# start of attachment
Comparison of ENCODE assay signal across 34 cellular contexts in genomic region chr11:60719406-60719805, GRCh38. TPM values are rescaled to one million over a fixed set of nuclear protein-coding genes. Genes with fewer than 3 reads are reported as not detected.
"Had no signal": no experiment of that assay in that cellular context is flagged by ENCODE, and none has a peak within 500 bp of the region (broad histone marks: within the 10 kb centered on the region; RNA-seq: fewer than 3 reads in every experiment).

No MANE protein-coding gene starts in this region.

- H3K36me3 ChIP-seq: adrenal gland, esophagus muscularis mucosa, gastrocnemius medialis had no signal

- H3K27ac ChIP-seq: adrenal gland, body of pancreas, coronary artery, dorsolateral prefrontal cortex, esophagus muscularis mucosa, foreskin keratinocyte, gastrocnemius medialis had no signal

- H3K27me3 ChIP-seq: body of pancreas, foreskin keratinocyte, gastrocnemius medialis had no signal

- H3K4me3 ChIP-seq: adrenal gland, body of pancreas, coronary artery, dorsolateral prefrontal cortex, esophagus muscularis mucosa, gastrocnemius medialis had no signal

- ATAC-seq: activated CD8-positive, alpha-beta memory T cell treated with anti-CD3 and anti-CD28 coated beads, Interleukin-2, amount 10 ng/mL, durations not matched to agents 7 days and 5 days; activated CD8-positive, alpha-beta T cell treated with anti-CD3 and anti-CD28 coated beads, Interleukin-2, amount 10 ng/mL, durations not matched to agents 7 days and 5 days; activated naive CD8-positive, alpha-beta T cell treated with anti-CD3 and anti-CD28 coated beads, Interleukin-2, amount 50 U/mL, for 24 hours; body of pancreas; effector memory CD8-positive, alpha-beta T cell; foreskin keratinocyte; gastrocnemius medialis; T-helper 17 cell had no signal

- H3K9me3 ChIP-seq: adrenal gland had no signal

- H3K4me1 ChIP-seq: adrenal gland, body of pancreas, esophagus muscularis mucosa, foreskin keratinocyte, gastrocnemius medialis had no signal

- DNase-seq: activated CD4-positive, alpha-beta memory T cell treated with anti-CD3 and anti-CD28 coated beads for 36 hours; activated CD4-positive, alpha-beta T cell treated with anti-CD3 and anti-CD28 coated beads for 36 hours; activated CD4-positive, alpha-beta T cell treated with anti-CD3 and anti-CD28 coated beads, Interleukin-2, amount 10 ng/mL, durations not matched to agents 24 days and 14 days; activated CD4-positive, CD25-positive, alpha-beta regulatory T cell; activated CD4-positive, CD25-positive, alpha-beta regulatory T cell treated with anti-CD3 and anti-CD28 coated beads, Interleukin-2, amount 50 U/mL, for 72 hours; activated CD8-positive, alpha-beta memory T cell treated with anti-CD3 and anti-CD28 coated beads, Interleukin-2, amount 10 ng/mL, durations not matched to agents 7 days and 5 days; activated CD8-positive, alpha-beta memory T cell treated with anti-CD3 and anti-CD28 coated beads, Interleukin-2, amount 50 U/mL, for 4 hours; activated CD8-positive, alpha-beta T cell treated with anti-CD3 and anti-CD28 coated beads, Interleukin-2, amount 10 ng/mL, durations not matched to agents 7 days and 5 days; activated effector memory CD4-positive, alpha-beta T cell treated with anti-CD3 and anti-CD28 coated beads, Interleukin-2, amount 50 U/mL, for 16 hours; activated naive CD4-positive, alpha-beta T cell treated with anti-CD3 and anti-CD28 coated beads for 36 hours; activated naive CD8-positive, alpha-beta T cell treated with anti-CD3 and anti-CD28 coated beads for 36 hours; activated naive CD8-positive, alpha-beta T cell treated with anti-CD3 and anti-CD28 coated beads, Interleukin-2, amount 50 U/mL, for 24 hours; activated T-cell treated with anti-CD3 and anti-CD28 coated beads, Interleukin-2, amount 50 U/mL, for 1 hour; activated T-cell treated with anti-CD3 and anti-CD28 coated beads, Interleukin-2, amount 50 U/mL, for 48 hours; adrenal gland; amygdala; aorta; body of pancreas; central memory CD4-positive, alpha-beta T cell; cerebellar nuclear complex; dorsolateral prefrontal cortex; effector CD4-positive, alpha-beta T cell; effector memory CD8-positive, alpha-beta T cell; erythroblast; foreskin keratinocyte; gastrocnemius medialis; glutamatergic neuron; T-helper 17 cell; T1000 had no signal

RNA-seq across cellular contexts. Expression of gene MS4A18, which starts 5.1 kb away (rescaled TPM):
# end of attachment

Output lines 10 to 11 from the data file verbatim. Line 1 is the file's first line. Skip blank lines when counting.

- H3K4me1 ChIP-seq: adrenal gland, body of pancreas, esophagus muscularis mucosa, foreskin keratinocyte, gastrocnemius medialis had no signal

- DNase-seq: activated CD4-positive, alpha-beta memory T cell treated with anti-CD3 and anti-CD28 coated beads for 36 hours; activated CD4-positive, alpha-beta T cell treated with anti-CD3 and anti-CD28 coated beads for 36 hours; activated CD4-positive, alpha-beta T cell treated with anti-CD3 and anti-CD28 coated beads, Interleukin-2, amount 10 ng/mL, durations not matched to agents 24 days and 14 days; activated CD4-positive, CD25-positive, alpha-beta regulatory T cell; activated CD4-positive, CD25-positive, alpha-beta regulatory T cell treated with anti-CD3 and anti-CD28 coated beads, Interleukin-2, amount 50 U/mL, for 72 hours; activated CD8-positive, alpha-beta memory T cell treated with anti-CD3 and anti-CD28 coated beads, Interleukin-2, amount 10 ng/mL, durations not matched to agents 7 days and 5 days; activated CD8-positive, alpha-beta memory T cell treated with anti-CD3 and anti-CD28 coated beads, Interleukin-2, amount 50 U/mL, for 4 hours; activated CD8-positive, alpha-beta T cell treated with anti-CD3 and anti-CD28 coated beads, Interleukin-2, amount 10 ng/mL, durations not matched to agents 7 days and 5 days; activated effector memory CD4-positive, alpha-beta T cell treated with anti-CD3 and anti-CD28 coated beads, Interleukin-2, amount 50 U/mL, for 16 hours; activated naive CD4-positive, alpha-beta T cell treated with anti-CD3 and anti-CD28 coated beads for 36 hours; activated naive CD8-positive, alpha-beta T cell treated with anti-CD3 and anti-CD28 coated beads for 36 hours; activated naive CD8-positive, alpha-beta T cell treated with anti-CD3 and anti-CD28 coated beads, Interleukin-2, amount 50 U/mL, for 24 hours; activated T-cell treated with anti-CD3 and anti-CD28 coated beads, Interleukin-2, amount 50 U/mL, for 1 hour; activated T-cell treated with anti-CD3 and anti-CD28 coated beads, Interleukin-2, amount 50 U/mL, for 48 hours; adrenal gland; amygdala; aorta; body of pancreas; central memory CD4-positive, alpha-beta T cell; cerebellar nuclear complex; dorsolateral prefrontal cortex; effector CD4-positive, alpha-beta T cell; effector memory CD8-positive, alpha-beta T cell; erythroblast; foreskin keratinocyte; gastrocnemius medialis; glutamatergic neuron; T-helper 17 cell; T1000 had no signal